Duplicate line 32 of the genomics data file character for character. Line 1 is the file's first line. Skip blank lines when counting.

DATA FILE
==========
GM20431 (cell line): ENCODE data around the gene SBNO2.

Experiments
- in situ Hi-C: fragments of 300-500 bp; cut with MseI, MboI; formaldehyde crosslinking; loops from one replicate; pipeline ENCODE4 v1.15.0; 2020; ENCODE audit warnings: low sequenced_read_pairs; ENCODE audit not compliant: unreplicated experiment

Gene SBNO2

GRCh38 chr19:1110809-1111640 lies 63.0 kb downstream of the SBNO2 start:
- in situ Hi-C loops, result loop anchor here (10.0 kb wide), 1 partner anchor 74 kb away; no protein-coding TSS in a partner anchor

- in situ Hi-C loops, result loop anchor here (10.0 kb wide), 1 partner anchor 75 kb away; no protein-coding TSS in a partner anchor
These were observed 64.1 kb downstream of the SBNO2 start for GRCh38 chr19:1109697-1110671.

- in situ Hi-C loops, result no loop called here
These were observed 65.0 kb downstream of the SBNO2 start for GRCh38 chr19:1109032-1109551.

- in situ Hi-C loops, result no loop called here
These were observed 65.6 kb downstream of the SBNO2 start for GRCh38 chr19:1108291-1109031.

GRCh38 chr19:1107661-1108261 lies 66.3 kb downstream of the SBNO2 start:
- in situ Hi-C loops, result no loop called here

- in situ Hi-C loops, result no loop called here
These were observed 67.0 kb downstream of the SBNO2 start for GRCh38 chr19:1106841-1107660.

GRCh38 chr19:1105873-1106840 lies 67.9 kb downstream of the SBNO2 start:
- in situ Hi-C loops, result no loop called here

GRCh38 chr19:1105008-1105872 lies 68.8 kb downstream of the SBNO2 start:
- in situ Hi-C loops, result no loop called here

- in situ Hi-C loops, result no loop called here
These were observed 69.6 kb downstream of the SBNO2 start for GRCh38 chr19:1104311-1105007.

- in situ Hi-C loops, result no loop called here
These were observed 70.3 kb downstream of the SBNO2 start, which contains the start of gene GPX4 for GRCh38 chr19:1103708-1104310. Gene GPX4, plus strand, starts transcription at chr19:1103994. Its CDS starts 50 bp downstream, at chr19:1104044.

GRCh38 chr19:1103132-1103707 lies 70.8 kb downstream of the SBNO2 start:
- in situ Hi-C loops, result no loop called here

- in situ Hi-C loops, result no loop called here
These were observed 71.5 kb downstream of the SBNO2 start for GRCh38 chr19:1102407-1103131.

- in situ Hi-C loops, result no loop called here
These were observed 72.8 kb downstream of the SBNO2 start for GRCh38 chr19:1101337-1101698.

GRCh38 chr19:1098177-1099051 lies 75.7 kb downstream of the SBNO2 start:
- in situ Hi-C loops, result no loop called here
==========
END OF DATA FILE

- in situ Hi-C loops, result no loop called here